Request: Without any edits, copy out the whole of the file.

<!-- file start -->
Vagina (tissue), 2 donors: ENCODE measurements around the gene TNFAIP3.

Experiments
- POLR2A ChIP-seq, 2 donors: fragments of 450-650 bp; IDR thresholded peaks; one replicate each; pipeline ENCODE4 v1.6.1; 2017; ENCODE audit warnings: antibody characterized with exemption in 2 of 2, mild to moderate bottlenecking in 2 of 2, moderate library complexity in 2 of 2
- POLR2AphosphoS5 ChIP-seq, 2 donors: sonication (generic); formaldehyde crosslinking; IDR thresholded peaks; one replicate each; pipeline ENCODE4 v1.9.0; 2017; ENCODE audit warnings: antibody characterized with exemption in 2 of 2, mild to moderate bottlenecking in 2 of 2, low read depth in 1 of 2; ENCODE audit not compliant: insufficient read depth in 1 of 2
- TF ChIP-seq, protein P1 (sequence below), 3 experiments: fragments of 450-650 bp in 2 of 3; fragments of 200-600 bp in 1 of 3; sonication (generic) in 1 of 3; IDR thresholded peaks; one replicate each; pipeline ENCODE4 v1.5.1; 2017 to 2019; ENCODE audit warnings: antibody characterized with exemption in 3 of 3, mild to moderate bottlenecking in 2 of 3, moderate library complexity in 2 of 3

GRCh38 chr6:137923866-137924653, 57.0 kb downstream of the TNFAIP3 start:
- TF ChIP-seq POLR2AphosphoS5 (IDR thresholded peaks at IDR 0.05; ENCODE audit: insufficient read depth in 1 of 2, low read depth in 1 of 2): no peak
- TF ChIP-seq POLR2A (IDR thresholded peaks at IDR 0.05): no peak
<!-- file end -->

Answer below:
Vagina (tissue), 2 donors: ENCODE measurements around the gene TNFAIP3.

Experiments
- POLR2A ChIP-seq, 2 donors: fragments of 450-650 bp; IDR thresholded peaks; one replicate each; pipeline ENCODE4 v1.6.1; 2017; ENCODE audit warnings: antibody characterized with exemption in 2 of 2, mild to moderate bottlenecking in 2 of 2, moderate library complexity in 2 of 2
- POLR2AphosphoS5 ChIP-seq, 2 donors: sonication (generic); formaldehyde crosslinking; IDR thresholded peaks; one replicate each; pipeline ENCODE4 v1.9.0; 2017; ENCODE audit warnings: antibody characterized with exemption in 2 of 2, mild to moderate bottlenecking in 2 of 2, low read depth in 1 of 2; ENCODE audit not compliant: insufficient read depth in 1 of 2
- TF ChIP-seq, protein P1 (sequence below), 3 experiments: fragments of 450-650 bp in 2 of 3; fragments of 200-600 bp in 1 of 3; sonication (generic) in 1 of 3; IDR thresholded peaks; one replicate each; pipeline ENCODE4 v1.5.1; 2017 to 2019; ENCODE audit warnings: antibody characterized with exemption in 3 of 3, mild to moderate bottlenecking in 2 of 3, moderate library complexity in 2 of 3

GRCh38 chr6:137923866-137924653, 57.0 kb downstream of the TNFAIP3 start:
- TF ChIP-seq POLR2AphosphoS5 (IDR thresholded peaks at IDR 0.05; ENCODE audit: insufficient read depth in 1 of 2, low read depth in 1 of 2): no peak
- TF ChIP-seq POLR2A (IDR thresholded peaks at IDR 0.05): no peak